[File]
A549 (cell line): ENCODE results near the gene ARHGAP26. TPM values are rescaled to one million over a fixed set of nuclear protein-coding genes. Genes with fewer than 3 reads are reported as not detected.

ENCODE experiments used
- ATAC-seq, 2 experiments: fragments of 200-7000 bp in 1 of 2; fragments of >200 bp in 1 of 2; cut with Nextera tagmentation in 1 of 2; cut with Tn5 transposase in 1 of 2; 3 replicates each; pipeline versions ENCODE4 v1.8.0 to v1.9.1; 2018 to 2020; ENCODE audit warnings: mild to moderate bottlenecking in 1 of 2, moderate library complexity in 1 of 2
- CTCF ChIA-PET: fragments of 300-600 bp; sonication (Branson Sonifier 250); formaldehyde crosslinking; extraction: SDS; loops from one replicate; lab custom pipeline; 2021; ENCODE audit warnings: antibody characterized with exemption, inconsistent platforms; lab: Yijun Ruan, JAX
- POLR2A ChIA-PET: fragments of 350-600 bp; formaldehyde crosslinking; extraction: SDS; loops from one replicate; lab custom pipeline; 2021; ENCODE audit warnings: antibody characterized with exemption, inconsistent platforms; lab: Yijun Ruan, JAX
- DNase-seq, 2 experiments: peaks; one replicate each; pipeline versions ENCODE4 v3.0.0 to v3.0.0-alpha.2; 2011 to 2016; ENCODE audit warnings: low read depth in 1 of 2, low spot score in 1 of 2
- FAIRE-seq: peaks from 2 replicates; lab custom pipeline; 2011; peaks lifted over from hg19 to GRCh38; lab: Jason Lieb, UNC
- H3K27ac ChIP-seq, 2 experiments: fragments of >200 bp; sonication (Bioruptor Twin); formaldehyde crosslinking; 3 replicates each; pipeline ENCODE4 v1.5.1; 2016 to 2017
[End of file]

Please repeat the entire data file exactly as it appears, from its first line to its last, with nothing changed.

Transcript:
A549 (cell line): ENCODE results near the gene ARHGAP26. TPM values are rescaled to one million over a fixed set of nuclear protein-coding genes. Genes with fewer than 3 reads are reported as not detected.

ENCODE experiments used
- ATAC-seq, 2 experiments: fragments of 200-7000 bp in 1 of 2; fragments of >200 bp in 1 of 2; cut with Nextera tagmentation in 1 of 2; cut with Tn5 transposase in 1 of 2; 3 replicates each; pipeline versions ENCODE4 v1.8.0 to v1.9.1; 2018 to 2020; ENCODE audit warnings: mild to moderate bottlenecking in 1 of 2, moderate library complexity in 1 of 2
- CTCF ChIA-PET: fragments of 300-600 bp; sonication (Branson Sonifier 250); formaldehyde crosslinking; extraction: SDS; loops from one replicate; lab custom pipeline; 2021; ENCODE audit warnings: antibody characterized with exemption, inconsistent platforms; lab: Yijun Ruan, JAX
- POLR2A ChIA-PET: fragments of 350-600 bp; formaldehyde crosslinking; extraction: SDS; loops from one replicate; lab custom pipeline; 2021; ENCODE audit warnings: antibody characterized with exemption, inconsistent platforms; lab: Yijun Ruan, JAX
- DNase-seq, 2 experiments: peaks; one replicate each; pipeline versions ENCODE4 v3.0.0 to v3.0.0-alpha.2; 2011 to 2016; ENCODE audit warnings: low read depth in 1 of 2, low spot score in 1 of 2
- FAIRE-seq: peaks from 2 replicates; lab custom pipeline; 2011; peaks lifted over from hg19 to GRCh38; lab: Jason Lieb, UNC
- H3K27ac ChIP-seq, 2 experiments: fragments of >200 bp; sonication (Bioruptor Twin); formaldehyde crosslinking; 3 replicates each; pipeline ENCODE4 v1.5.1; 2016 to 2017